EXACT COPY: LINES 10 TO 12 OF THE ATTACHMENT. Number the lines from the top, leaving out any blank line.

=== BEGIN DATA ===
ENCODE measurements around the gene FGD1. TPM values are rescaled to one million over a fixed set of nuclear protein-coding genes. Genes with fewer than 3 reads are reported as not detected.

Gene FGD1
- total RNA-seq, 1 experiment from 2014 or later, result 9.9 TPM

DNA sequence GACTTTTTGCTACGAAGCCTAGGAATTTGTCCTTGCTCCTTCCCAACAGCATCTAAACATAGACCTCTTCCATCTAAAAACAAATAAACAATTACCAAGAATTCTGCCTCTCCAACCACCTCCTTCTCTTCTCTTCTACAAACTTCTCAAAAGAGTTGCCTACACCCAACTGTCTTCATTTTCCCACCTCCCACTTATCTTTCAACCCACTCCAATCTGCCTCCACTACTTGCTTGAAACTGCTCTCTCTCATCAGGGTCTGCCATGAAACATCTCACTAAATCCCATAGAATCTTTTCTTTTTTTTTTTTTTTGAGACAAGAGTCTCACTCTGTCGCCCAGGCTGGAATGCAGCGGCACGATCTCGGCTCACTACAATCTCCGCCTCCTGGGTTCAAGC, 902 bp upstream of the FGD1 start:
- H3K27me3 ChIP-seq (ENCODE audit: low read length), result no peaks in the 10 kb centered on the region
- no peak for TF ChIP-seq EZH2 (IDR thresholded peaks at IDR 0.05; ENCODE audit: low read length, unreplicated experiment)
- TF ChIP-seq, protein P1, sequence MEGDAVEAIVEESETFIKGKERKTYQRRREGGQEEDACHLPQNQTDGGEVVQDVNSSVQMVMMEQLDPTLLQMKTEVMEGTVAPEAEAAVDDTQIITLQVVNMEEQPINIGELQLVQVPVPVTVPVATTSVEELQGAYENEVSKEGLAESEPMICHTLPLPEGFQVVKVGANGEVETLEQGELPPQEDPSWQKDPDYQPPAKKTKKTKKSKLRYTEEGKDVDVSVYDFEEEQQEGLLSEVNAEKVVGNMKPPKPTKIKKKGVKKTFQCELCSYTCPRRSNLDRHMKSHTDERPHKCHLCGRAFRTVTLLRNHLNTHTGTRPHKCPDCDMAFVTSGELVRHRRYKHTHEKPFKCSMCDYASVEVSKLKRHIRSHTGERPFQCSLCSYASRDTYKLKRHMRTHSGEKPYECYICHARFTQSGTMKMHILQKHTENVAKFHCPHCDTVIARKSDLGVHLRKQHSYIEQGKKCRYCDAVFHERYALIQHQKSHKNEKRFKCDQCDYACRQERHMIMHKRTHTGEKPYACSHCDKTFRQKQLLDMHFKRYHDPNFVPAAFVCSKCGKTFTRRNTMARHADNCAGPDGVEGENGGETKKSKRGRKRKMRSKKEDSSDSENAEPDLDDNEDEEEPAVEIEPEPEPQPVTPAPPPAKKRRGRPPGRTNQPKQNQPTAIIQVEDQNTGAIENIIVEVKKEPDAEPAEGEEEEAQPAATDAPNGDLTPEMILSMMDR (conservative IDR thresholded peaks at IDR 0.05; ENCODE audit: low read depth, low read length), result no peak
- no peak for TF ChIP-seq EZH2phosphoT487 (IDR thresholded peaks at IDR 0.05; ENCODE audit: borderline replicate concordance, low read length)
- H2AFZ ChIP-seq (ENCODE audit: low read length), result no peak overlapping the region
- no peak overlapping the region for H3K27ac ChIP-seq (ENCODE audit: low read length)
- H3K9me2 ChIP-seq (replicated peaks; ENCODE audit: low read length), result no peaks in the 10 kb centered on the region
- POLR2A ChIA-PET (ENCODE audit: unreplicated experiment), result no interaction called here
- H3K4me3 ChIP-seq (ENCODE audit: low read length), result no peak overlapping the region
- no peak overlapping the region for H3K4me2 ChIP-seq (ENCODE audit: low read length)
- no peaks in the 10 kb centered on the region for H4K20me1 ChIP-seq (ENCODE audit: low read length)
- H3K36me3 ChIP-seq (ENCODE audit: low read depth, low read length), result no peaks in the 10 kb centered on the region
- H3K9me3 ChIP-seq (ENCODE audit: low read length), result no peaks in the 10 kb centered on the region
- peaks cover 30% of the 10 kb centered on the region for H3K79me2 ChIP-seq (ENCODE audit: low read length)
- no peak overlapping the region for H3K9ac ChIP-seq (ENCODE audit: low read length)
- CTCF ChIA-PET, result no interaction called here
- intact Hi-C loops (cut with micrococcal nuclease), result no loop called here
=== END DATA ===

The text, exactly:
- no peak overlapping the region for H3K27ac ChIP-seq (ENCODE audit: low read length)
- H3K9me2 ChIP-seq (replicated peaks; ENCODE audit: low read length), result no peaks in the 10 kb centered on the region
- POLR2A ChIA-PET (ENCODE audit: unreplicated experiment), result no interaction called here